From the earliest days of opera, that combination of all thearts, singers, the prima donna and the primo uomo, heroine and hero, have hadextraordinary prominence, dramatic, social and commercial. The presentanthology includes examples of the art and charisma of many of the greatestsingers of the earlier ages of recording.
Among the legendary prima donnas is Dame Nellie Melba(1861-1931), the Australian diva who claimed to have put her native country onthe map. There are many stories about her regal behaviour and apparentdisregard for colleagues of whom she disapproved. Born Helen Mitchell, she tookher stage name from her native Melbourne, and left it to Melba toast and toEscoffier's P?â?¬che Melba. In London she appeared at Covent Garden, which she regardedas her artistic home, and secured a place for herself in society. She appearedat the Metropolitan Opera in New York and at La Scala, Milan, toured inAustralia and did much to promote music there, in spite of her reported adviceto Clara Butt to 'sing 'em muck: it's all they can understand', counsel thatshe indignantly denied having given. She made her farewell appearance at CoventGarden in 1926 and spent her final years at home in Australia. She recordedfrom 1904, and the aria here included is Sweet bird that shunn'st the noise offolly, from Handel's setting of Milton's Il penseroso. This was recorded in1904 at Melba's London home in Great Cumberland Place, a retake, after anearlier recorded lapse in concentration.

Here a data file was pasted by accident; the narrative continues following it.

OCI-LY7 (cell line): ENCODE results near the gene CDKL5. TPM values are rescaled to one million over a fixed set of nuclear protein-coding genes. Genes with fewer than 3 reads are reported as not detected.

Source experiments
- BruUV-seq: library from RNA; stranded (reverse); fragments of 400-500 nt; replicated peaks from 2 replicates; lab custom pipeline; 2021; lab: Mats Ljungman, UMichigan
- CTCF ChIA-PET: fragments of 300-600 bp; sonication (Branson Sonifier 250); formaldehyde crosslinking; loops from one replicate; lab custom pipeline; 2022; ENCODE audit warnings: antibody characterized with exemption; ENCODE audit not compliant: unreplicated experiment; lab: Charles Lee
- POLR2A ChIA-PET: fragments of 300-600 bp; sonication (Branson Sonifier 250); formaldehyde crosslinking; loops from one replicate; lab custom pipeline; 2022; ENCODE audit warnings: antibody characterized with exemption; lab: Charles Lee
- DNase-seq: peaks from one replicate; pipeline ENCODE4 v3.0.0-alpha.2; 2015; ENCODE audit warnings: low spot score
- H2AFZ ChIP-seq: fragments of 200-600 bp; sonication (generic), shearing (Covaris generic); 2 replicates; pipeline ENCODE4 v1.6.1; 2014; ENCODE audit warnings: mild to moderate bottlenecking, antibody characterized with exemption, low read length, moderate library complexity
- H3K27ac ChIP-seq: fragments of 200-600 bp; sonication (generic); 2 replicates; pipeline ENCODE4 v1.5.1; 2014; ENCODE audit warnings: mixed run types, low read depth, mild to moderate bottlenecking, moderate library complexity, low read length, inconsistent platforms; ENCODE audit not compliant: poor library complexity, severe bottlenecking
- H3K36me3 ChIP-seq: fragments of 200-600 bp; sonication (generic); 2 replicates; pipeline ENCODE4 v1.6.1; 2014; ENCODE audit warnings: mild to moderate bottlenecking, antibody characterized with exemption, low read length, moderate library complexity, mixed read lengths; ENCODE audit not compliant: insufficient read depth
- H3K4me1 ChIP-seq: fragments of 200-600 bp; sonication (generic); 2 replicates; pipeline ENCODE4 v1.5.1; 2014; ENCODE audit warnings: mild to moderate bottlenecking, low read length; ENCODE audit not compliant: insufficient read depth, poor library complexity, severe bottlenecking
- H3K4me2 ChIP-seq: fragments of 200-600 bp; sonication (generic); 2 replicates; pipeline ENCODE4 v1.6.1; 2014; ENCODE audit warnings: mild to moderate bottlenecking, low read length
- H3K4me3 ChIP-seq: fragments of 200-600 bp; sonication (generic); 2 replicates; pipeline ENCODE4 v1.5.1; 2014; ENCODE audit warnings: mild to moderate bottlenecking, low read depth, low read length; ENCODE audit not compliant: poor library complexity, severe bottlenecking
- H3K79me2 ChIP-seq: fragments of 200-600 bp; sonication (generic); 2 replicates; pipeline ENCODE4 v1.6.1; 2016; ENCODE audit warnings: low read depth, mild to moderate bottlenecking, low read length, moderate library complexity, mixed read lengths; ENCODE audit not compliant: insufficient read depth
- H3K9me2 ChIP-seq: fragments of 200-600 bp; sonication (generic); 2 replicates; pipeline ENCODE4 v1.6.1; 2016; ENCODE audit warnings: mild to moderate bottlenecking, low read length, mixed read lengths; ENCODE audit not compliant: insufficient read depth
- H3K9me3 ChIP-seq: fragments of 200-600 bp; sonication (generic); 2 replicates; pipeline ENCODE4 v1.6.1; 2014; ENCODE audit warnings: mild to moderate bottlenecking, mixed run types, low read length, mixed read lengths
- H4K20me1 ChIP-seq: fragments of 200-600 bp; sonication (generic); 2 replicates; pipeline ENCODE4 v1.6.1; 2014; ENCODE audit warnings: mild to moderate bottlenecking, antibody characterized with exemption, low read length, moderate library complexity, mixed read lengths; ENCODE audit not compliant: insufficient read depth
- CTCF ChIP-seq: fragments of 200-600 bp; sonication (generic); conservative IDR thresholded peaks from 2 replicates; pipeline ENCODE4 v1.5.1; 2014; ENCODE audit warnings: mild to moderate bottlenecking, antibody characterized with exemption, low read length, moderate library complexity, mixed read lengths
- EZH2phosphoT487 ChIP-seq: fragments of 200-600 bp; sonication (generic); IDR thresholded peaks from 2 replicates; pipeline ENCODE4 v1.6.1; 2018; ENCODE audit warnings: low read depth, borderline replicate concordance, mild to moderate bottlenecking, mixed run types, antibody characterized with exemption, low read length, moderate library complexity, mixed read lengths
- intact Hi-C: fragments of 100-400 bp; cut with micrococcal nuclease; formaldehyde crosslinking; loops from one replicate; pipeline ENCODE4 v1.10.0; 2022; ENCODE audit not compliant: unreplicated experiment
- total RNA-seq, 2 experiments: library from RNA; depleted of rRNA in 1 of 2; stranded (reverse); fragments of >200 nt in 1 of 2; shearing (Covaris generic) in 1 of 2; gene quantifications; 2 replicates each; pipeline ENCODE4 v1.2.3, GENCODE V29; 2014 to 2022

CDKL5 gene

Dame Maggie Teyte (1888-1976) followed Mary Garden inDebussy's Pelleas et Melisande. She was a pupil in Paris of Jean de Reszke, thetenor who had had the unfortunate task in 1896 of singing Siegfried to theinappropriate Br?â??nnhilde of Melba. After earlier operatic success that alsobrought appearances in London and America, she turned her attention to operettaand musical comedy, returning in the later 1930s to re-establish herself inFrench recital repertoire, often performing songs by composers whom she hadknown in France, Debussy, Ravel, Reynaldo Hahn and others. She recordedDebussy's Chansons de Bilitis in 1936 with Alfred Cortot.